"Last year was a big learning year with it -- I got to experiment a lot with it," Bowden said. "But now it's to the point where it's very consistent and I can throw it for strikes. I can command it very well and it's become a very, very good pitch for me."

Bowden threw 10 pitches in his season debut on Sunday at Texas, tossing seven fastballs and three sliders. But the 23-year-old didn't say the slider has become his secondary pitch of choice, rather saying it just depends on the day.

"He's doing a good job," manager Terry Francona said. "It's been a big addition to his arsenal."

The Red Sox converted Bowden from a starter to a reliever earlier this season, as he pitched four scoreless outings from the bullpen in Triple-A before getting called up to the bigs. Bowden made seven relief appearances for Boston last season -- one in April and six in the final few weeks of the season -- but things appear different with his slider in tow.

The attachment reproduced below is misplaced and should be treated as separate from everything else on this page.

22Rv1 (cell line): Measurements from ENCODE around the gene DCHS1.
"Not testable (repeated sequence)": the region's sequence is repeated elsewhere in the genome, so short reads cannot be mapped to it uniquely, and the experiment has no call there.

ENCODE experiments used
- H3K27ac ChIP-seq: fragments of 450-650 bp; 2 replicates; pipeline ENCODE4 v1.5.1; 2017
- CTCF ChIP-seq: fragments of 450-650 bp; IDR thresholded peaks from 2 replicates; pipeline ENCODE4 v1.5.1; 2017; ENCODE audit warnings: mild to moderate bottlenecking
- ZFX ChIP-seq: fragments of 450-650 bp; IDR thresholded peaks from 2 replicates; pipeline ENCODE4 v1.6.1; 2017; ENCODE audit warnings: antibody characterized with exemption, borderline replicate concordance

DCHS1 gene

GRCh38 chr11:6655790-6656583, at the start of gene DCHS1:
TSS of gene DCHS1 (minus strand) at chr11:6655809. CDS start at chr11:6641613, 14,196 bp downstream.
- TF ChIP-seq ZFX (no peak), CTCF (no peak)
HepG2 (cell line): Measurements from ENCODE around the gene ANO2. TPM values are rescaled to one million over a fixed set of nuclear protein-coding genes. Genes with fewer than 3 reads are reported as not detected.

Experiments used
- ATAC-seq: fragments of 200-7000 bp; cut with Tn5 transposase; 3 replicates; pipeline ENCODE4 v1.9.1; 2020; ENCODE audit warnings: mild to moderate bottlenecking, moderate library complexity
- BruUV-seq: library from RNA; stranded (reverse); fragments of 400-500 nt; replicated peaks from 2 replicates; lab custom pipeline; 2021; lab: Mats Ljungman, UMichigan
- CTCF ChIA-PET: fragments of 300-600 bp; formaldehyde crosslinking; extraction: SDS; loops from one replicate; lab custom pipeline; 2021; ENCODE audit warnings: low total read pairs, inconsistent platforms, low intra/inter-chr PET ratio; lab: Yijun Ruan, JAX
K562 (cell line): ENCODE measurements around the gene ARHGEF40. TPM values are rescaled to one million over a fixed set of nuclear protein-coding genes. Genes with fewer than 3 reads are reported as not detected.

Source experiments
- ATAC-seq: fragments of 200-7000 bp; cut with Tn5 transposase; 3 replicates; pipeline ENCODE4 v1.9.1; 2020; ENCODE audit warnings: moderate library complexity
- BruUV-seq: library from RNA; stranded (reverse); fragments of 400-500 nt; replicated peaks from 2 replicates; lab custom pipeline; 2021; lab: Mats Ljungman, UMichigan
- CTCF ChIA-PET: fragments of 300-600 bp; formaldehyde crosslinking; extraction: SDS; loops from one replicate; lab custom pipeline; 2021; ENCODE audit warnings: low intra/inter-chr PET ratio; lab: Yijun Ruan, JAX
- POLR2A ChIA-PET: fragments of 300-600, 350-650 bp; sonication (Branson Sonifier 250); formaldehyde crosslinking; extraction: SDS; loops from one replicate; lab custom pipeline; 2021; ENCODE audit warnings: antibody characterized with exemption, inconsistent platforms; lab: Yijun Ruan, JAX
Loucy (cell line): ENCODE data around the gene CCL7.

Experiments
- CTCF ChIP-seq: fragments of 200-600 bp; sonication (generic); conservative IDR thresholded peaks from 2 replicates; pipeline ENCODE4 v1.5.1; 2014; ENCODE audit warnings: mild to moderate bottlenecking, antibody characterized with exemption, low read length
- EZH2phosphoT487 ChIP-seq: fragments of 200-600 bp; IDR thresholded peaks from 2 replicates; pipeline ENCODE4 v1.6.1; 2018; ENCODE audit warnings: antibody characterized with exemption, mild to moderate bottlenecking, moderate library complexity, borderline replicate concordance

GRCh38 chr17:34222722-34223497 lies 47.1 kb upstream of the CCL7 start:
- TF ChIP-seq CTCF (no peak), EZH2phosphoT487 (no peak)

As for the long term, Bowden said he wouldn't mind staying in the bullpen.

"Just going out there every day knowing that I have a chance to pitch -- it's exciting for me," Bowden said. "It's fun coming to the ballpark every day. As of now, I'm really enjoying this role and I could see myself continuing being in the relieving role."

Boston rotation close to full strength

OAKLAND -- The way it looks now, the Boston rotation will be at full strength by week's end.

According to manager Terry Francona, the recoveries of Clay Buchholz -- scheduled to start Wednesday -- and Josh Beckett -- slated to start Friday -- are still on track. Francona said Buchholz won't be on a pitch-count limit Wednesday, but that the team will be monitoring him with caution.

"We have to keep an eye on him, that's for sure," Francona said. "We have an obligation to not let a guy go a month and throw him 120 pitches -- then he won't be worth [anything] the next start -- we have to remember that.